Keyword:

J.E.B. Stuart

General James Ewell Brown “Jeb” Stuart, an 1854 graduate of West Point, was one of the most colorful commanders of the Civil War. Stuart led the Cavalry Corps of the Confederate Army of Northern Virginia from 1862 until his death at the Battle of Yellow Tavern on May 12, 1864. A dashing cavalryman, Stuart was the epitome of the Southern cavalier and was known for his distinctive uniform, wearing a yellow sash around his waist and an ostrich plume in his hat. Although Stuart showed brilliance at times, he is most often criticized for his detachment from General Robert E. Lee’s Army of Northern Virginia during the Gettysburg Campaign, depriving Lee of his “eyes” during a critical period. At the time of his death, Jeb Stuart was 31 years old.



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How Juan Pujol Garcia (a.k.a. “Garbo”) Made The D-Day Invasion Happen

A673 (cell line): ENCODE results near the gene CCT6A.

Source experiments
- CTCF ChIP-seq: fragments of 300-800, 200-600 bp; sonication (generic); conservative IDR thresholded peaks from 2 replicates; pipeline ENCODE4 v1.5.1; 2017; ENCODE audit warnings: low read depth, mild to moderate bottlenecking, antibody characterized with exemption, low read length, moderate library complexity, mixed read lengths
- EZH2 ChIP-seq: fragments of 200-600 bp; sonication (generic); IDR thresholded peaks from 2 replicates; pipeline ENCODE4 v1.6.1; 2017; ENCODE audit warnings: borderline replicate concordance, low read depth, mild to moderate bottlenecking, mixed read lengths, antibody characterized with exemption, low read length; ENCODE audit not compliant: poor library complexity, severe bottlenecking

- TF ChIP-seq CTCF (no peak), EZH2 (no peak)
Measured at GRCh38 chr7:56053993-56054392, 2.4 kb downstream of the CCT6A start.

How Juan Pujol Garcia (a.k.a. “Garbo”) Made The D-Day Invasion Happen

Double Agent Juan Pujol Garcia—a.k.a. ‘Garbo’—helped the Allies mislead the Germans as to the actual D-Day invasion landing site.

Union General John T. Croxton’s Southern Odyssey

Union General John T. Croxton’s Southern Odyssey

After being separated from Wilson’s corps, Union General John T. Croxton embarked on a 31-day odyssey spanning 653 miles, crossing four major rivers.

A Hard Mutt’s Life: “Military Dogs” in World War II

A Hard Mutt’s Life: “Military Dogs” in World War II

Below, the fox terrier ‘Salvo’ prepares for a drop over England. Military dogs played a key role in morale and companionship throughout the war.

A Wehrmacht Pioneer Laid to Rest 70 Years After Operation Barbarossa

A Wehrmacht Pioneer Laid to Rest 70 Years After Operation Barbarossa

Thanks to technological advances and local help, a Wehrmacht Pioneer was finally located and laid to rest years after Operation Barbarossa.

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